Migration Current Affairs
United Nations for first time has finalized Global Compact for Safe, Orderly and Regular Migration to better manage international migration, address its challenges, strengthen migrant rights and contribute to sustainable development. This is for first time UN Member countries came together to negotiate agreement covering all dimensions of international migration.
The compact is the first intergovernmental agreement to cover wide-ranging dimensions of international migration in holistic and comprehensive manner, agreed upon by all the UN member states minus the United States. It is not legally binding. It sets out 23 objectives to deal issues ranging from factors that compel people to move, legal channels for migration, combating trafficking and smuggling, harnessing the economic benefits of migration and return of the migrants.
Currently, over 250 million migrants worldwide account for 3% of the world’s entire population, but contribute 10% of the global gross domestic production (GDP). Migrants remittance is huge contributor to their home countries’ development. The process of developing compact was started in early 2017 as implementation of decision by UN member states as adopted New York Declaration for Refugees and Migrants in September 2016. UN member states’ another decision pledged in the declaration is to develop a Global Compact on Refugees.
According to recently released Migration and Development Brief by World Bank, India has retained top position as recipient of remittances with about $69 billion in 2017. India was followed by China ($64 billion), Philippines ($33 billion), Mexico ($31 billion), Nigeria ($22 billion) and Egypt ($20 billion).
Key Highlights of Migration and Development Brief
Global remittances: It grew 7% to US $613 billion in 2017, from US $573 billion in 2016. Global remittances are expected to grow 4.6% to $642 billion in 2018. It include flows to high-income countries. The stronger-than-expected recovery in remittances was driven by growth in Europe, Russia and US.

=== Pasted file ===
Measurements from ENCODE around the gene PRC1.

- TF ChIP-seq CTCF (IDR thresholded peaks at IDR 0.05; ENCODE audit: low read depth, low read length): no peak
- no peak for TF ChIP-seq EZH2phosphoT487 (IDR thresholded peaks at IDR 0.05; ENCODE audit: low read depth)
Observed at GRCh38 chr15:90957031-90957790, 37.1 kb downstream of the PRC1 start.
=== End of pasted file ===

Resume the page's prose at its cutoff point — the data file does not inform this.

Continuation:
The rebound in global remittances was due to higher oil prices and strengthening of Euro and Ruble. The upsurge is likely to continue into 2018 on back of stronger economic conditions in advanced economies (particularly US) and increase in oil prices that may have positive impact on GCC (Gulf Cooperation Council) countries.
Low-and middle-income countries: Remittances received by these countries in 2017 has reached US $466 billion in 2017. This was an increase of 8.5% over US $429 billion in 2016. India received $69 billion remittances in 2017 as against $62.7 billion in 2016. It had picked up sharply by 9.9%, reversing previous year’s dip (8.9% in 2016), but was still short of $70.4 billion received in 2014.
Remittances to South Asia: It grew a moderate 5.8% to US $117 billion in 2017 and it will likely grow modestly by 2.5% to $120 billion in 2018. Flows to Pakistan (received US $20 billion) and Bangladesh (US $13 billion) were both largely flat in 2017, while Sri Lanka saw small decline (-0.9%).
Global average cost: The of sending $200 was 7.1% in Q1 of 2018, more than twice as high as Sustainable Development Goal (SDG) target of 3%. Sub-Saharan Africa remained most expensive place to send money to, where the average cost is 9.4%.
Transit migration: The transit migrants-who only stay temporarily in transit country, are usually not able to send money home. Migration may help migrants to escape poverty or persecution, but many also become vulnerable to exploitation by human smugglers during transit. Host communities in transit countries may find their own poor population competing with new-comers for low-skill jobs.